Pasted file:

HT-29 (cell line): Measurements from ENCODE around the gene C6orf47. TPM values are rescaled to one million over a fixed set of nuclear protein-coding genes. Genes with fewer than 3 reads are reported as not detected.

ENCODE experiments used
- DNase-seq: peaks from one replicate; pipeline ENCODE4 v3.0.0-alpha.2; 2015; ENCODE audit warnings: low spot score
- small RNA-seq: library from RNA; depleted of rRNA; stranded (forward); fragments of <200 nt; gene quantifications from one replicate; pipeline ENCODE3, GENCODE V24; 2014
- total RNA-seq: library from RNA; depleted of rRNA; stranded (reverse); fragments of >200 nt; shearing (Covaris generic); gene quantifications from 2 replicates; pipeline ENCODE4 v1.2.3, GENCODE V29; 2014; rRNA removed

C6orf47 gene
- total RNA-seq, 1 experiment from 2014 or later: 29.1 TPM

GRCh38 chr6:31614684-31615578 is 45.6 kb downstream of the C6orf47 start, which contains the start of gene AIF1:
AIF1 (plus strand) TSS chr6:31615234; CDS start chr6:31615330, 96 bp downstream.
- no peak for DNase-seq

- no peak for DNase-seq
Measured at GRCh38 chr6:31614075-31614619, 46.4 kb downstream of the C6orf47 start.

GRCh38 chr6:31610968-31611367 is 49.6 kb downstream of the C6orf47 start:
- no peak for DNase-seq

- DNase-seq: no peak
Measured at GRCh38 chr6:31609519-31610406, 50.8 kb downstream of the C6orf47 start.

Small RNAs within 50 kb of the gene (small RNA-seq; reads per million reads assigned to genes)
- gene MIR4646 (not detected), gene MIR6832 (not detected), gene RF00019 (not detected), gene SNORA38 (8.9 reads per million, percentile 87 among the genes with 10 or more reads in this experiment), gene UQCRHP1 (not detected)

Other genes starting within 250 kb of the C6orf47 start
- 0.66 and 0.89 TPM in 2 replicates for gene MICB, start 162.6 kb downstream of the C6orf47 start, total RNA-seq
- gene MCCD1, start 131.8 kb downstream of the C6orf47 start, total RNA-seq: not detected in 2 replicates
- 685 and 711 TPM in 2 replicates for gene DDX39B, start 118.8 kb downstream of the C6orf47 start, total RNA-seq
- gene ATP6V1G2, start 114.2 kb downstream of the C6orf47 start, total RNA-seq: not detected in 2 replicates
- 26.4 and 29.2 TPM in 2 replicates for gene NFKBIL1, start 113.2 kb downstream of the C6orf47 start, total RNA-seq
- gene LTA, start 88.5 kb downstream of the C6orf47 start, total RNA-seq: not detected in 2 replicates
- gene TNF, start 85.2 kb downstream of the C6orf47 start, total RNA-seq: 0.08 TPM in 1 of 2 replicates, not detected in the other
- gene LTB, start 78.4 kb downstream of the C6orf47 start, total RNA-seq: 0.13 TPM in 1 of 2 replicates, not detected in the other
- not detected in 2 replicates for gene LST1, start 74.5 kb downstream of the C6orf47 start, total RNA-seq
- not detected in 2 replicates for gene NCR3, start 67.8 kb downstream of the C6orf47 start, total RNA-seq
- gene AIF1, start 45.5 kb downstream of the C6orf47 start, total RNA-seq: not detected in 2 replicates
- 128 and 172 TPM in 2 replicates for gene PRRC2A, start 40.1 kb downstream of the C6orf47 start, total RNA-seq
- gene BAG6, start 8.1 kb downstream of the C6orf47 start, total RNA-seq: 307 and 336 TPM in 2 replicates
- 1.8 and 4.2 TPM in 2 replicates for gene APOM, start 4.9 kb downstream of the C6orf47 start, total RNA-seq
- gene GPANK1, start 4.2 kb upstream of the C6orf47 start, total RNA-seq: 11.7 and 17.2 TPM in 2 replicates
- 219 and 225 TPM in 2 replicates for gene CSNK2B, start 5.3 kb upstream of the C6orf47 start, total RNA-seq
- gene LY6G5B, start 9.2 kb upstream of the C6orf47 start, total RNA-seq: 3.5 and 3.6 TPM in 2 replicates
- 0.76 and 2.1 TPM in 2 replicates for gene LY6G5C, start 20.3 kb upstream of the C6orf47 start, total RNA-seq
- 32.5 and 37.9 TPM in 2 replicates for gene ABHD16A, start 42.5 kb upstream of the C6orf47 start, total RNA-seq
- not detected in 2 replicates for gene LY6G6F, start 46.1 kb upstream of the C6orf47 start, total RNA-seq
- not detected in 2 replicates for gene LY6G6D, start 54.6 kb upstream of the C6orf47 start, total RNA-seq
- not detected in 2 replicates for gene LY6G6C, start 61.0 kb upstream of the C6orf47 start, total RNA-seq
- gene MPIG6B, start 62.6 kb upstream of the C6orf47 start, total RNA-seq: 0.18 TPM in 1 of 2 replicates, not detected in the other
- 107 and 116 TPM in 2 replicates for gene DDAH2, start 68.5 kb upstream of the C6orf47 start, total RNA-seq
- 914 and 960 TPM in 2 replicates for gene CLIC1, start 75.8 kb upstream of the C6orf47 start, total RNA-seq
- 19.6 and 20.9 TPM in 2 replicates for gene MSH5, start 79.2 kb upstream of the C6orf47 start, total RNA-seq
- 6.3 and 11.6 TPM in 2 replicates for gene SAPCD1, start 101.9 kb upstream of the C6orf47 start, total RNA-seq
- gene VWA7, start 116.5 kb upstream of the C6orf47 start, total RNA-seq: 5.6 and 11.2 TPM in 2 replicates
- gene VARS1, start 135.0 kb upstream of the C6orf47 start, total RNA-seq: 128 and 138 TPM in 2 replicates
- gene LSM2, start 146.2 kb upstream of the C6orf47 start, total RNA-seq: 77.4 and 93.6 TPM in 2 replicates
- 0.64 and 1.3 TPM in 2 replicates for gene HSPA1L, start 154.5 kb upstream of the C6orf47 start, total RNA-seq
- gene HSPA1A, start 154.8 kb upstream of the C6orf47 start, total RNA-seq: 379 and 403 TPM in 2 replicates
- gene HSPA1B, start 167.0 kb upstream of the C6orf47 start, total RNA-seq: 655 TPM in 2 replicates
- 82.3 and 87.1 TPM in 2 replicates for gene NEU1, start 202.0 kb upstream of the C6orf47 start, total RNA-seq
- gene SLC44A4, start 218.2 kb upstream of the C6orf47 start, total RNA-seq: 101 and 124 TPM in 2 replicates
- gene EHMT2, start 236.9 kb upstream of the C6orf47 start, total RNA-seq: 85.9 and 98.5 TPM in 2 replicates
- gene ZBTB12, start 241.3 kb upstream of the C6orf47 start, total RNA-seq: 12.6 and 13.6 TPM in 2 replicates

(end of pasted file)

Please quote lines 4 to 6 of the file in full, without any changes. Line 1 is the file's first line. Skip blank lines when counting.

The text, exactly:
- small RNA-seq: library from RNA; depleted of rRNA; stranded (forward); fragments of <200 nt; gene quantifications from one replicate; pipeline ENCODE3, GENCODE V24; 2014
- total RNA-seq: library from RNA; depleted of rRNA; stranded (reverse); fragments of >200 nt; shearing (Covaris generic); gene quantifications from 2 replicates; pipeline ENCODE4 v1.2.3, GENCODE V29; 2014; rRNA removed

C6orf47 gene